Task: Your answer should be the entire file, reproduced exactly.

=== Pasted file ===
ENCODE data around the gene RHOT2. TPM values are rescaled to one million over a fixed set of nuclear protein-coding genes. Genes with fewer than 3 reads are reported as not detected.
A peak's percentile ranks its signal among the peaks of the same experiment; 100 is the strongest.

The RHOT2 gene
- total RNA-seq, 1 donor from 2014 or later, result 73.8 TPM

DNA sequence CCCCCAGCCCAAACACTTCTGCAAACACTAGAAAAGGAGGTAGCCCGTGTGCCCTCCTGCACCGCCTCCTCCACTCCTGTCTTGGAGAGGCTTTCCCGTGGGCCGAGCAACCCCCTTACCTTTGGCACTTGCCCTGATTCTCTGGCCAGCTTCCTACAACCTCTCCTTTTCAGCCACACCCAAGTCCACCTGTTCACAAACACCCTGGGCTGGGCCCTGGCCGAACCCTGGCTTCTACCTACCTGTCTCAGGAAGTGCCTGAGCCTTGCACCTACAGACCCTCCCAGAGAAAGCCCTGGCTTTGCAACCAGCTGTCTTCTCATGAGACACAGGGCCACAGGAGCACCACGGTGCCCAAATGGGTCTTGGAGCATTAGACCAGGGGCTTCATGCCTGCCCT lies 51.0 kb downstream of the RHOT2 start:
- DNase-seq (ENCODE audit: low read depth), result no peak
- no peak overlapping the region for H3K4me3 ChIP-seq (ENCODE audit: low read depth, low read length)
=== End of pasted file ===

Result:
ENCODE data around the gene RHOT2. TPM values are rescaled to one million over a fixed set of nuclear protein-coding genes. Genes with fewer than 3 reads are reported as not detected.
A peak's percentile ranks its signal among the peaks of the same experiment; 100 is the strongest.

The RHOT2 gene
- total RNA-seq, 1 donor from 2014 or later, result 73.8 TPM

DNA sequence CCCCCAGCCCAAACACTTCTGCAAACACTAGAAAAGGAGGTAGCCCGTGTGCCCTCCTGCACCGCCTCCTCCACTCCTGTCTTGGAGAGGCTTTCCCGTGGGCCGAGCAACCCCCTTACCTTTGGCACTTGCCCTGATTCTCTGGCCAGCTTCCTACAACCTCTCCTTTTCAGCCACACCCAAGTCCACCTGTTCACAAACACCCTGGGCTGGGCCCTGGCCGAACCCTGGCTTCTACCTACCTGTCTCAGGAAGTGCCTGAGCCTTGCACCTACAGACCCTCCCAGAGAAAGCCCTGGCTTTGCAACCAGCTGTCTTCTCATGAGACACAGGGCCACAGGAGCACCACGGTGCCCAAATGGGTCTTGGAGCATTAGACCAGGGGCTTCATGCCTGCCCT lies 51.0 kb downstream of the RHOT2 start:
- DNase-seq (ENCODE audit: low read depth), result no peak
- no peak overlapping the region for H3K4me3 ChIP-seq (ENCODE audit: low read depth, low read length)